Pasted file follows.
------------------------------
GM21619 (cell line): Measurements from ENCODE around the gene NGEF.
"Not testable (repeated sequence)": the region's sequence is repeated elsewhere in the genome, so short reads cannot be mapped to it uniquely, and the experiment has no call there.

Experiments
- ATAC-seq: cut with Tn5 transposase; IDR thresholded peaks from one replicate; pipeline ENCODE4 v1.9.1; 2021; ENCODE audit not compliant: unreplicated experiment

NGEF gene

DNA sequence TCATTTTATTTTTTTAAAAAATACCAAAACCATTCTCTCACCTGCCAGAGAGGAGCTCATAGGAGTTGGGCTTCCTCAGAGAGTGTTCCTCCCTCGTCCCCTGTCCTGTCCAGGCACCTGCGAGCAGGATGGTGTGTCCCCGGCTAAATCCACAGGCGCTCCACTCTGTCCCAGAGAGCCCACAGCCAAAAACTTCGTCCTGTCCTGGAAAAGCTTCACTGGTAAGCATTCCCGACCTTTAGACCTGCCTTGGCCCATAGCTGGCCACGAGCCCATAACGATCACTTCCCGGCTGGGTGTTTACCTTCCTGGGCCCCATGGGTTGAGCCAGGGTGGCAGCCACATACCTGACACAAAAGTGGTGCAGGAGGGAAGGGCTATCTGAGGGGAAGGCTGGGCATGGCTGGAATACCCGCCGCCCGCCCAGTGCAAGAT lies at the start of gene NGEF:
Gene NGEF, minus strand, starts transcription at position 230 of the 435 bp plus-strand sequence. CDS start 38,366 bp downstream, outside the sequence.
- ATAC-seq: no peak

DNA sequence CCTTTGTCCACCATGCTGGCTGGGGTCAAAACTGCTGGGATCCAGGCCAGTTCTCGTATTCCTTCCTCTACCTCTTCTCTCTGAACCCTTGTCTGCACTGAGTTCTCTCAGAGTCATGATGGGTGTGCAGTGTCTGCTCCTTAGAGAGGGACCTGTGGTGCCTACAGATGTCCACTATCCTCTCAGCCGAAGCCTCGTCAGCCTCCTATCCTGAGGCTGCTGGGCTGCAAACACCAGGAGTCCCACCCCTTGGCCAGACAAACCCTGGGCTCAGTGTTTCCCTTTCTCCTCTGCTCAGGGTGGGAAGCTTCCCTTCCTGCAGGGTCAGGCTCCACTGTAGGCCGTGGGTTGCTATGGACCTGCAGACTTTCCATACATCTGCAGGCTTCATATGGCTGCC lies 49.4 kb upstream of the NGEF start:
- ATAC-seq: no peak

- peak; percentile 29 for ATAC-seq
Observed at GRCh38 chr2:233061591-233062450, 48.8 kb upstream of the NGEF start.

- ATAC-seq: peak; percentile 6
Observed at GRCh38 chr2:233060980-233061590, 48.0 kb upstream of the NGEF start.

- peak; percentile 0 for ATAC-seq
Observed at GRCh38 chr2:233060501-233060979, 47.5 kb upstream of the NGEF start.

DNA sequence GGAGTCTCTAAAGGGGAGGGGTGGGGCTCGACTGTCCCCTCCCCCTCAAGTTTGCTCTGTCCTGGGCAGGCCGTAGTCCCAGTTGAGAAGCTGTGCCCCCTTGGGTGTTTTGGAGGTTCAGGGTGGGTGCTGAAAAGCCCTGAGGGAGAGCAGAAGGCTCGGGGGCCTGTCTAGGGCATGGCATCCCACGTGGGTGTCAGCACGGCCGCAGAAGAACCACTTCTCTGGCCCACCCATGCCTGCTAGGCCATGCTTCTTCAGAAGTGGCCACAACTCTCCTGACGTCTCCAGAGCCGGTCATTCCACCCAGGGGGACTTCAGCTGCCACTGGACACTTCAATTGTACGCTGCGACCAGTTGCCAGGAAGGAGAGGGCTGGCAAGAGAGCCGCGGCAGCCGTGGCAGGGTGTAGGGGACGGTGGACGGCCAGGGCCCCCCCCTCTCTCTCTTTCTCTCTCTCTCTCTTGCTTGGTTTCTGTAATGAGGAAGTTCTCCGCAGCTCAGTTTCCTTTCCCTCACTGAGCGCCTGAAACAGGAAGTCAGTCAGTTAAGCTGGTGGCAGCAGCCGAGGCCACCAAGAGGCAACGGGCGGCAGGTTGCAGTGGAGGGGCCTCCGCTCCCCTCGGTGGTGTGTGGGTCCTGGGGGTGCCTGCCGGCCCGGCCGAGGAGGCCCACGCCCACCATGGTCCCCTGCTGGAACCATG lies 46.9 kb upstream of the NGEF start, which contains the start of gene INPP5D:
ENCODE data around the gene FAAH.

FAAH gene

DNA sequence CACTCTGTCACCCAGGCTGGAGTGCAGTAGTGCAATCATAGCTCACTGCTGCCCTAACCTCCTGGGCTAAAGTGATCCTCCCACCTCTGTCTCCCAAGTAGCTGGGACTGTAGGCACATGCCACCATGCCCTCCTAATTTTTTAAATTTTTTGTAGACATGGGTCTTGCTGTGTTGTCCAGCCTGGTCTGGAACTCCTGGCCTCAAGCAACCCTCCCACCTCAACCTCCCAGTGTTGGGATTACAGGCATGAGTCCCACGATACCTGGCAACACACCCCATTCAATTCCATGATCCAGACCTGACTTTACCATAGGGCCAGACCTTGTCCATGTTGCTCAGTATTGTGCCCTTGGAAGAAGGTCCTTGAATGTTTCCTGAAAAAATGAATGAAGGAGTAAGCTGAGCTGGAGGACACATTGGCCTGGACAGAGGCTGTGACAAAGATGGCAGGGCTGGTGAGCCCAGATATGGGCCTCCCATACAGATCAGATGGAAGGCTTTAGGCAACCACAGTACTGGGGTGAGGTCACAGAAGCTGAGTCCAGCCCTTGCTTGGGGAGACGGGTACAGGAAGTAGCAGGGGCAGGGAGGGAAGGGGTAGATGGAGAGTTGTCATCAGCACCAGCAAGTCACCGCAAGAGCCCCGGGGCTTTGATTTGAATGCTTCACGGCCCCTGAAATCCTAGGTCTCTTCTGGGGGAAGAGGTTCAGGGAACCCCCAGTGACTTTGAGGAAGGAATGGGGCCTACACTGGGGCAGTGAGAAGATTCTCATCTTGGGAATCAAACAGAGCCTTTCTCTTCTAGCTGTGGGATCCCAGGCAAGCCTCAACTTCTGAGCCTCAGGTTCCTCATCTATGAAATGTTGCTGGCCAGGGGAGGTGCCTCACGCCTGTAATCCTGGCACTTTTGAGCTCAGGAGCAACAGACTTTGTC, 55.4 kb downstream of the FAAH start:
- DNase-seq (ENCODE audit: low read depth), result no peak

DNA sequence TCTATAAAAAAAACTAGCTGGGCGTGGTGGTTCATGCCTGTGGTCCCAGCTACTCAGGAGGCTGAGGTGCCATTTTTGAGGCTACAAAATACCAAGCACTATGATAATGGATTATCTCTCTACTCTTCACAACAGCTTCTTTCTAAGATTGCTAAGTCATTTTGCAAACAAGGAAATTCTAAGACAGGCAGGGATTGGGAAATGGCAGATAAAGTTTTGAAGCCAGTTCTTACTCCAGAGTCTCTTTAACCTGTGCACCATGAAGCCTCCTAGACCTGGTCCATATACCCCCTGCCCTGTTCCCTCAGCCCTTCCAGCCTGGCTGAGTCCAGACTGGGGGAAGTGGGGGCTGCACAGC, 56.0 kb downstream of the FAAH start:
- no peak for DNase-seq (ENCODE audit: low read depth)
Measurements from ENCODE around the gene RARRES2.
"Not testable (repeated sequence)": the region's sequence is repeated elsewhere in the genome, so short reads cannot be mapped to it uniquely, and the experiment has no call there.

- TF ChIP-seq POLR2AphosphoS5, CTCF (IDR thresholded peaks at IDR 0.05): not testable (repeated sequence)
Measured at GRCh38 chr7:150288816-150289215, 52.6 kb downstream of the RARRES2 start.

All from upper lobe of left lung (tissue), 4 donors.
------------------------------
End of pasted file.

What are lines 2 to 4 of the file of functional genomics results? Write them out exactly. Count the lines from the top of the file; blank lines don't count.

"Not testable (repeated sequence)": the region's sequence is repeated elsewhere in the genome, so short reads cannot be mapped to it uniquely, and the experiment has no call there.

Experiments
- ATAC-seq: cut with Tn5 transposase; IDR thresholded peaks from one replicate; pipeline ENCODE4 v1.9.1; 2021; ENCODE audit not compliant: unreplicated experiment